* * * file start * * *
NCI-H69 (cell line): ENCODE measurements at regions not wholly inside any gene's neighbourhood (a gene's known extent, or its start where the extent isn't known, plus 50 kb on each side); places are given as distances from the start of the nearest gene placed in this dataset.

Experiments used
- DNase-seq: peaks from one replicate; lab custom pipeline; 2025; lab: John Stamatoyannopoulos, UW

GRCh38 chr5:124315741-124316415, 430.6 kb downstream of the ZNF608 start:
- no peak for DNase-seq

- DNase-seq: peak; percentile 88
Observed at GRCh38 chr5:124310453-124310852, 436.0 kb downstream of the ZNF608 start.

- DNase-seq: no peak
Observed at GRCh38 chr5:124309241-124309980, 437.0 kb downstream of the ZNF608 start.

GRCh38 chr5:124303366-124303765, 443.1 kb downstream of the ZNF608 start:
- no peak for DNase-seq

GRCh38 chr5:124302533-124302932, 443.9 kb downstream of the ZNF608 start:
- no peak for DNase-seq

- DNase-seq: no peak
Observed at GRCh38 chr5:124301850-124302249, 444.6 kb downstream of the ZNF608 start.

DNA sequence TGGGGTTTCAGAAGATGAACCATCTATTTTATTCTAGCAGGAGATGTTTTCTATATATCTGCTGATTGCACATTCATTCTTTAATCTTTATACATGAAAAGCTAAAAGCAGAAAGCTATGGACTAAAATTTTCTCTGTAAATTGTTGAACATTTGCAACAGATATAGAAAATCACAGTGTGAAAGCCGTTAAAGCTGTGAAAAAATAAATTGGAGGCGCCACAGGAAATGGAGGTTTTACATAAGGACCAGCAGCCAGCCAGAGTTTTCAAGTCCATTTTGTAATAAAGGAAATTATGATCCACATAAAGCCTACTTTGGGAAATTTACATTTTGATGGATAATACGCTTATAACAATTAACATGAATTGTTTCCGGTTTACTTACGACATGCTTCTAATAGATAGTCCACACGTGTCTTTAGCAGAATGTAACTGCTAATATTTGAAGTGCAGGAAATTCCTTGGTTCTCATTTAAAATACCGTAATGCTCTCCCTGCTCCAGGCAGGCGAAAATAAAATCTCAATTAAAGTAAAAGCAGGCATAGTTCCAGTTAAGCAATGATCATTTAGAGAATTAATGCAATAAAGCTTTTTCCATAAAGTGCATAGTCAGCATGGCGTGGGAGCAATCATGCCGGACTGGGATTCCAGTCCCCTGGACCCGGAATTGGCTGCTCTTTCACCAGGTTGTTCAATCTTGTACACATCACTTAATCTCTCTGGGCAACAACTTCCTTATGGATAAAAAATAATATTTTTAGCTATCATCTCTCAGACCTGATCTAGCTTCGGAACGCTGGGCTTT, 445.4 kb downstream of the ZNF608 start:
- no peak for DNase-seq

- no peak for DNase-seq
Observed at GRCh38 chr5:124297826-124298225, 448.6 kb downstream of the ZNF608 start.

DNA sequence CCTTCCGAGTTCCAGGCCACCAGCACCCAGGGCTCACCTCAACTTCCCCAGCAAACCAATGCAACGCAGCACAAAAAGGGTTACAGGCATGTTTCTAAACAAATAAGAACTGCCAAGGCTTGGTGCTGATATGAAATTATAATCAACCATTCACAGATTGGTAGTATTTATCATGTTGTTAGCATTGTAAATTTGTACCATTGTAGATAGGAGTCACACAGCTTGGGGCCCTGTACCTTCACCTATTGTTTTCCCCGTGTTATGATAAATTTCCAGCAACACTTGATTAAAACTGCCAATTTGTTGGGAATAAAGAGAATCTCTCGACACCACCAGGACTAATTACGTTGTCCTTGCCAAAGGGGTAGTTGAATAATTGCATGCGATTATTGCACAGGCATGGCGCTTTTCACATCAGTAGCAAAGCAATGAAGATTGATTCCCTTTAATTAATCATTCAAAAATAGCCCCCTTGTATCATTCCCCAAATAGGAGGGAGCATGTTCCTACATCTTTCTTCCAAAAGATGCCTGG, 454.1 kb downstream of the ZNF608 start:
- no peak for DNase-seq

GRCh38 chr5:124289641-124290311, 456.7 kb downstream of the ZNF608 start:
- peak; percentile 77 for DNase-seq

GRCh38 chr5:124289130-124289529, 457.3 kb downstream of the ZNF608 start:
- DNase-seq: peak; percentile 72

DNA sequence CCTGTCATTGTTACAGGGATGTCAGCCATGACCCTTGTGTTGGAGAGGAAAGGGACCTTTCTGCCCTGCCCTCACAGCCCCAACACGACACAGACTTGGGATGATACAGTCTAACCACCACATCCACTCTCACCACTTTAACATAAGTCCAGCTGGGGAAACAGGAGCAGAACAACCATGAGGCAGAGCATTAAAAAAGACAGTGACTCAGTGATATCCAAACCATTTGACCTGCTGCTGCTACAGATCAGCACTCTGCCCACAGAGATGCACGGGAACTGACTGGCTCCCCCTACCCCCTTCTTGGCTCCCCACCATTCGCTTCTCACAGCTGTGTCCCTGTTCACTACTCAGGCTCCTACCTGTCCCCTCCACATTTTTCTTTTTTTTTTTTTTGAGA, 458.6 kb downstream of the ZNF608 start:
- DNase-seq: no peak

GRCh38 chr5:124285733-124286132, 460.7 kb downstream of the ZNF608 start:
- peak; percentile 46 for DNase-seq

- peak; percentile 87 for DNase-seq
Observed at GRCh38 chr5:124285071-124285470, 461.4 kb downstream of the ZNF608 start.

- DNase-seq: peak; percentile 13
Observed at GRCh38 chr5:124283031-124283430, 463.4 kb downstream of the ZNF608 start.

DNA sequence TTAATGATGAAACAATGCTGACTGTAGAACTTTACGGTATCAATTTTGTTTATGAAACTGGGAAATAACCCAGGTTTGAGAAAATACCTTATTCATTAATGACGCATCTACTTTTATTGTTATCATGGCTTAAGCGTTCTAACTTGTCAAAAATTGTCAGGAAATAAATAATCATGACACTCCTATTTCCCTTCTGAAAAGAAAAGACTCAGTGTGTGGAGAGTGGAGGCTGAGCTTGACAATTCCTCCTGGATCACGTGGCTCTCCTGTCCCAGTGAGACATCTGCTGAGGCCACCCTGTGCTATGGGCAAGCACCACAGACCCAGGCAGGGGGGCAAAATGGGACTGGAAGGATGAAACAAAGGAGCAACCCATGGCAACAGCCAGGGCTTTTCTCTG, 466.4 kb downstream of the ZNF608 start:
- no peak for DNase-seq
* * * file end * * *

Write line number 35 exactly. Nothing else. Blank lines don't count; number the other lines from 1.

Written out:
- no peak for DNase-seq